|US7351240||May 28, 2004||Apr 1, 2008||Ethicon Endo—Srugery, Inc.||Thermodynamically driven reversible infuser pump for use as a remotely controlled gastric band|
|US7353747||Jul 28, 2005||Apr 8, 2008||Ethicon Endo-Surgery, Inc.||Electroactive polymer-based pump|
|US7364542||Mar 1, 2006||Apr 29, 2008||Ethicon Endo-Surgery, Inc.||Gastric band suture tab extender|
|US7367937||Mar 1, 2006||May 6, 2008||Ethicon Endo-Surgey, Inc.||Gastric band|
|US7374557||Dec 19, 2003||May 20, 2008||Ethicon Endo-Surgery, Inc.||Subcutaneous self attaching injection port with integral fasteners|
|US7374565||May 28, 2004||May 20, 2008||Ethicon Endo-Surgery, Inc.||Bi-directional infuser pump with volume braking for hydraulically controlling an adjustable gastric band|
|US7390294||May 28, 2004||Jun 24, 2008||Ethicon Endo-Surgery, Inc.||Piezo electrically driven bellows infuser for hydraulically controlling an adjustable gastric band|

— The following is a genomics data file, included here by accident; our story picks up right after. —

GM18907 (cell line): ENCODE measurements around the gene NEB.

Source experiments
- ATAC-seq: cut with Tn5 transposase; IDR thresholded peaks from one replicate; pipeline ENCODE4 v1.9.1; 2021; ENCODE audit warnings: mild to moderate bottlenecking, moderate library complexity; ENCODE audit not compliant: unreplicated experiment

|US7416528||Jul 15, 2005||Aug 26, 2008||Ethicon Endo-Surgery, Inc.||Latching device for gastric band|
|US7481763||May 28, 2004||Jan 27, 2009||Ethicon Endo-Surgery, Inc.||Metal bellows position feedback for hydraulic control of an adjustable gastric band|
|US7553298||Jun 24, 2005||Jun 30, 2009||Ethicon Endo-Surgery, Inc.||Implantable medical device with cover and method|
|US7561916||Jun 24, 2005||Jul 14, 2009||Ethicon Endo-Surgery, Inc.||Implantable medical device with indicator|
|US7594885||Feb 20, 2004||Sep 29, 2009||Ethicon Endo-Surgery, Inc.||Method for implanting an adjustable band|
|US7599743||Jun 24, 2004||Oct 6, 2009||Ethicon Endo-Surgery, Inc.||Low frequency transcutaneous energy transfer to implanted medical device|
|US7599744||Jun 24, 2004||Oct 6, 2009||Ethicon Endo-Surgery, Inc.||Transcutaneous energy transfer primary coil with a high aspect ferrite core|
|US7601162||Jan 14, 2005||Oct 13, 2009||Ethicon Endo-Surgery, Inc.||Actuator for an implantable band|
|US7615001||Mar 1, 2006||Nov 10, 2009||Ethicon Endo-Surgery, Inc.||Precurved gastric band|
|US7618365||Jul 20, 2006||Nov 17, 2009||Ethicon Endo-Surgery, Inc.||Method of implating a medical device using a suture tab extender|